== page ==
For the second year running, Leaving Cert students sat down to a full Project Maths Paper One today.
There was much discussion online about what was expected to come up - De Moivre, proof by induction, financial maths all being tipped as bankers.
In the end, as always, some tips were spot on, others not so much.
The Higher Paper One was generally met with a favourable reception. Most of the contexts and applications questions were fair and would have been very accessible for Higher Level students.
However, students who did not know their geometric series may have struggled - it appeared in three different contexts across the paper.
The financial maths question, which was hotly anticipated, was quite straightforward.
Section B, contexts and applications, posed some interesting problems, including an airplane landing and an oil slick - thankfully not in the same scenario. Some students have expressed disappointment at the absence of De Moivre's Theorem and proof by induction. For others, this omission came as quite a relief.
The Ordinary Paper One, by contrast, has drawn a largely negative response from many students.
Some Section A questions were presented in a way that might have been unfamiliar to many students, which made them much more challenging.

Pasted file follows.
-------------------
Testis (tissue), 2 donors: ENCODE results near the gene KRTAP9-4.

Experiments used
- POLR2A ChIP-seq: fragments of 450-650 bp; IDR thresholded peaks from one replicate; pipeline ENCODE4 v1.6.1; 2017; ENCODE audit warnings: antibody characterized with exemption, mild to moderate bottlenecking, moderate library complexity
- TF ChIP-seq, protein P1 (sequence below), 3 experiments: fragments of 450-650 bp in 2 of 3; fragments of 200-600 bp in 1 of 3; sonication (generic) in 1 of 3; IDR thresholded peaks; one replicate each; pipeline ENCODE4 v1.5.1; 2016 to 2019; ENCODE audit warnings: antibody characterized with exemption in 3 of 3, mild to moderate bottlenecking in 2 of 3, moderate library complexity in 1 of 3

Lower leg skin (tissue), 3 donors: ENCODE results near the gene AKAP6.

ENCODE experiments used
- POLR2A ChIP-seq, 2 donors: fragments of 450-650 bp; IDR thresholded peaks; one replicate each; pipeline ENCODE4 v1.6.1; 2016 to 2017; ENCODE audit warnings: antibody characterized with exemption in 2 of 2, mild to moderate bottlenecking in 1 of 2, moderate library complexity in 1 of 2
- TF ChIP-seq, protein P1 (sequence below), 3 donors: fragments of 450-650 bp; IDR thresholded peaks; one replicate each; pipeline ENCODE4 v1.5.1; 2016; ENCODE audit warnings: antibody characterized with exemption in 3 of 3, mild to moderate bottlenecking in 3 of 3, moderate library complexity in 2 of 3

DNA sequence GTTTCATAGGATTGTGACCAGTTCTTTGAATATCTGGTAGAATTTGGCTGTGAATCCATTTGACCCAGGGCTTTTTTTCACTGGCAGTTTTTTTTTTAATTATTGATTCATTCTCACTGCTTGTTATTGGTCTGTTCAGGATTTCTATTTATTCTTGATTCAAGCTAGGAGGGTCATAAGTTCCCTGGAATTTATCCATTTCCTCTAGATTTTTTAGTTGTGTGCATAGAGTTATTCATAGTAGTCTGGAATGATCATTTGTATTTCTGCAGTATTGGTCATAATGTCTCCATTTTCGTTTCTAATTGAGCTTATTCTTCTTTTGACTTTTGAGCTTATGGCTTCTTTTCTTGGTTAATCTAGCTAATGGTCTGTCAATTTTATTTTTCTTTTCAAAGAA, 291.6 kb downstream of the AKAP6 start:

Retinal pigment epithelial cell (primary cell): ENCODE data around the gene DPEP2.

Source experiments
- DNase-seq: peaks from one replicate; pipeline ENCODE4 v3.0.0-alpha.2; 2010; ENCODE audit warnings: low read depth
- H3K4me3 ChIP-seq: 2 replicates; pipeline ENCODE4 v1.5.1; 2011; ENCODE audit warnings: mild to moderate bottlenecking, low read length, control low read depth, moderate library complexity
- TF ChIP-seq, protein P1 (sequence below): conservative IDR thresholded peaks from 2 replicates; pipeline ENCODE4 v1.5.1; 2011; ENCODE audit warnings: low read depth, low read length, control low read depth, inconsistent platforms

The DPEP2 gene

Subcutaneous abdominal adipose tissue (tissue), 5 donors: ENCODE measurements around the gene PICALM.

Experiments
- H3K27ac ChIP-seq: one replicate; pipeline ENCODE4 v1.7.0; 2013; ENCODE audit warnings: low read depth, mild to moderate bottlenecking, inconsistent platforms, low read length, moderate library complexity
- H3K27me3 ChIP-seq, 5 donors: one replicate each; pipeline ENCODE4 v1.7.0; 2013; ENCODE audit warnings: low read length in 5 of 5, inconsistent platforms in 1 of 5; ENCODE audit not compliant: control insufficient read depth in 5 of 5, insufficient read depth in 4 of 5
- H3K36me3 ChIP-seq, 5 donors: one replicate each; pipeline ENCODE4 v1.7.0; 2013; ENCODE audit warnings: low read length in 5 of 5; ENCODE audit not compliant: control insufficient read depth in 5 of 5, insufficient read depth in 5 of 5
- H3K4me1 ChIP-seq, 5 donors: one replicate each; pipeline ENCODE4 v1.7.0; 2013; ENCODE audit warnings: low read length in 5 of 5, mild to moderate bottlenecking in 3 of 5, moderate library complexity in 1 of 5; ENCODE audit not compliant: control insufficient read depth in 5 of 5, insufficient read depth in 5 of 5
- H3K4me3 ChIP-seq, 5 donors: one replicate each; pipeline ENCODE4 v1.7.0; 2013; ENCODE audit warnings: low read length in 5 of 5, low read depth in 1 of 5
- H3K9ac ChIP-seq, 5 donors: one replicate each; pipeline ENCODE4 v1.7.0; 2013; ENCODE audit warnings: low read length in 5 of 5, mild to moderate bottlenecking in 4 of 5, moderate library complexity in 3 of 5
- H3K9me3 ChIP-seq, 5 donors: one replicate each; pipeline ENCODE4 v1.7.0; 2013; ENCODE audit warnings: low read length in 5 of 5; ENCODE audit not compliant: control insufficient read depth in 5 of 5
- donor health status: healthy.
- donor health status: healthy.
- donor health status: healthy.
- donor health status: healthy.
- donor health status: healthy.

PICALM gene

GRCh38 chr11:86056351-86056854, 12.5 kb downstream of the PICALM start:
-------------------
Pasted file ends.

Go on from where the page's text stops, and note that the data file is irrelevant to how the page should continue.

For example, question 3 (c) was a relatively straightforward factorisation question. However, not presented in those terms, students may not have recognised it as such.
Question 7, showing a triangular pattern, was a difficult question with eight separate parts, carrying almost a quarter of the marks for the paper. Whether it was the distinctive visual pattern or the difficulty of the question, this question has been cited by some students on Twitter as proof positive of the Illuminati.
Probably not what the examiner had in mind when testing quadratic patterns.
Overall the Higher paper was a little easier than those from recent years, while the opposite is true for the Ordinary paper.
All attention is now focused on Paper Two on Monday, which will include the problematic area of Inferential Statistics for the first time.
However, it's a small part of the syllabus, so students are well advised to give appropriate attention to the rest of statistics, probability and all of geometry too.
Eamonn Toland is the founder of TheMathsTutor.ie, an online support system for Project Maths.